China cuts lending standards to revive volatile economy

People wearing protective masks visit a major shopping area following a new case of the novel coronavirus disease (COVID-19) in Shanghai, China, January 21, 2022. REUTERS/Aly Song

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SHANGHAI (Reuters) – China is widely expected to cut its benchmark lending rate on Monday, with an overwhelming majority of participants hoping to boost a struggling property sector and economy overall, according to a Reuters poll. , expects to further reduce references to mortgages. .

The Loan Prime Rate (LPR) that banks typically charge to their best customers is set by 18 designated commercial banks who submit their proposed rates to the People’s Bank of China (PBOC).

In a Reuters snap poll, 25 out of 30 respondents predicted a 10 basis point decline in LPR over the year.

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All 30 participants expected a cut in the 5-year rate, and 27 of them, or 90%, expected a cut of more than 10 bps. Of those, 15 traders and analysts predicted a rate cut of 15 basis points, 10 predicted a rate cut of 20 basis points, and the remaining two predicted a rate cut of 25 basis points.

Most of China’s new and outstanding loans are based on the 1-year LPR, which is now at 3.70% after being lowered in January. The 5-year interest rate, last cut in May, has impacted mortgage pricing, now at 4.45%.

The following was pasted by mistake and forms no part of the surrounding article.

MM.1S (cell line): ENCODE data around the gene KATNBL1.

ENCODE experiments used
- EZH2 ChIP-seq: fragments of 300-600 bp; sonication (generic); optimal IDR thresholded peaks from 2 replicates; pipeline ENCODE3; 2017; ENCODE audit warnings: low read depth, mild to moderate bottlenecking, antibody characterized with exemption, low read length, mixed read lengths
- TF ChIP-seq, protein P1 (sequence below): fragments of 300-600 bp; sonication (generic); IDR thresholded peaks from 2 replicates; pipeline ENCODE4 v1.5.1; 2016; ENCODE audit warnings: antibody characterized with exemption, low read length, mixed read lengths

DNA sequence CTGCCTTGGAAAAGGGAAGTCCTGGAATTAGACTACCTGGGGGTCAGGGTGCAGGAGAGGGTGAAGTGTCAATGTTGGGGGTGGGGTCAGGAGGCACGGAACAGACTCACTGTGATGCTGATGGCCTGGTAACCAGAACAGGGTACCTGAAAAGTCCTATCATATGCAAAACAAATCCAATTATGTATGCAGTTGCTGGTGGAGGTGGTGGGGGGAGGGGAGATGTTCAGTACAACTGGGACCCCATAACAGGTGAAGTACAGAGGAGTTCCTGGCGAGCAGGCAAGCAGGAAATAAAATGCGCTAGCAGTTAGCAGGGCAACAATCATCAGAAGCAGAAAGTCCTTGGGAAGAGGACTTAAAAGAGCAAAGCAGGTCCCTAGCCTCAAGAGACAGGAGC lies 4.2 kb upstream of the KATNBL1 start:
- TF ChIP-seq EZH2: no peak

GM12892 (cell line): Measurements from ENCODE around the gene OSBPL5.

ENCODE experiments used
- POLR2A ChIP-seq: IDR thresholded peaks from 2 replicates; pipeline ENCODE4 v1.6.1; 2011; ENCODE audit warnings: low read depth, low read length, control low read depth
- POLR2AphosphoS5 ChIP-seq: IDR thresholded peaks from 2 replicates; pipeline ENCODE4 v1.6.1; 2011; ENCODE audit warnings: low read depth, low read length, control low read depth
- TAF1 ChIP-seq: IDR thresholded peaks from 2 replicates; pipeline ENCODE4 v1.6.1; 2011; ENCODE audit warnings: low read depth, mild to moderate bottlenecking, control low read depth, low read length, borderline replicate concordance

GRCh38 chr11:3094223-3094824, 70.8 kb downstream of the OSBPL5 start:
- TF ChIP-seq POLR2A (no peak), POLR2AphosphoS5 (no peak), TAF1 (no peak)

The market consensus for this month’s LPR cut came after the PBOC unexpectedly cut two major interest rates earlier this week twice this year in an attempt to revive credit demand in a COVID-hit more

“We believe this could lead to a spillover of easing to the real economy through a potential LPR cut next week,” said NatWest Chief China Economist Peichian Liu. rate.

“We expect the 5-year LPR to be reduced by 15 basis points (bps) and the 1-year LPR to be reduced by 10 bps as banks step up to support demand for mortgage loans.”

The marked dovish trend in the PBOC’s monetary policy stance came after key indicators such as credit data and activity indicators unexpectedly showed an economic slowdown in July.

The loss of growth momentum poses a challenge facing policymakers amid mounting headwinds such as a resurgence of domestic COVID-19 cases, inflationary pressures and a slowing global economy.

Policymakers and analysts told Reuters that rising inflation and fears of capital flight limited the room for action by the People’s Bank of China (PBOC), but they planned to ease more

China’s CEO Ting Lu said, “After this small interest rate cut and the likely subsequent LPR cut, the widening spread between China and the United States has put pressure on banks’ profit margins. , the PBOC will have very limited room to cut rates.” Nomura economist.

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Reporting by Li Hongwei and Brenda Goh. Written by Winni Zhou Edited by Shri Navaratnam

Our Standards: Thomson Reuters Trust Principles.

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